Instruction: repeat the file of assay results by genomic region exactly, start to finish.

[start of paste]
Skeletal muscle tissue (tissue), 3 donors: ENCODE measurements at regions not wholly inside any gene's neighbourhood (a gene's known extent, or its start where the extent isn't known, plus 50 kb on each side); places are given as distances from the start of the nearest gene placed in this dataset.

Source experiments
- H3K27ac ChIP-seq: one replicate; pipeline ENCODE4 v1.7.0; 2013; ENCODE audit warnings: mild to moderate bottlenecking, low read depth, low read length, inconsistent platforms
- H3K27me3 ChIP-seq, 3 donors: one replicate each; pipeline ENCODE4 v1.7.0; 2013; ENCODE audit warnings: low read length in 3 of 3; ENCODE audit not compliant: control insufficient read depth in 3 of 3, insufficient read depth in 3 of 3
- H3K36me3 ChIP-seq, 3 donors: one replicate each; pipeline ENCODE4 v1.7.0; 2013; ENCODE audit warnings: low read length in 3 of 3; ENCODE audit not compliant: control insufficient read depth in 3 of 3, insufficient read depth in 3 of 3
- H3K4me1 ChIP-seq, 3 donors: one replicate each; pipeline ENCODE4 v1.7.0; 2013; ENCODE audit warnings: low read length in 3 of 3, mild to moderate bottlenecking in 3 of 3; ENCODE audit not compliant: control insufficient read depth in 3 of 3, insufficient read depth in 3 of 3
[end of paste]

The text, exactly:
Skeletal muscle tissue (tissue), 3 donors: ENCODE measurements at regions not wholly inside any gene's neighbourhood (a gene's known extent, or its start where the extent isn't known, plus 50 kb on each side); places are given as distances from the start of the nearest gene placed in this dataset.

Source experiments
- H3K27ac ChIP-seq: one replicate; pipeline ENCODE4 v1.7.0; 2013; ENCODE audit warnings: mild to moderate bottlenecking, low read depth, low read length, inconsistent platforms
- H3K27me3 ChIP-seq, 3 donors: one replicate each; pipeline ENCODE4 v1.7.0; 2013; ENCODE audit warnings: low read length in 3 of 3; ENCODE audit not compliant: control insufficient read depth in 3 of 3, insufficient read depth in 3 of 3
- H3K36me3 ChIP-seq, 3 donors: one replicate each; pipeline ENCODE4 v1.7.0; 2013; ENCODE audit warnings: low read length in 3 of 3; ENCODE audit not compliant: control insufficient read depth in 3 of 3, insufficient read depth in 3 of 3
- H3K4me1 ChIP-seq, 3 donors: one replicate each; pipeline ENCODE4 v1.7.0; 2013; ENCODE audit warnings: low read length in 3 of 3, mild to moderate bottlenecking in 3 of 3; ENCODE audit not compliant: control insufficient read depth in 3 of 3, insufficient read depth in 3 of 3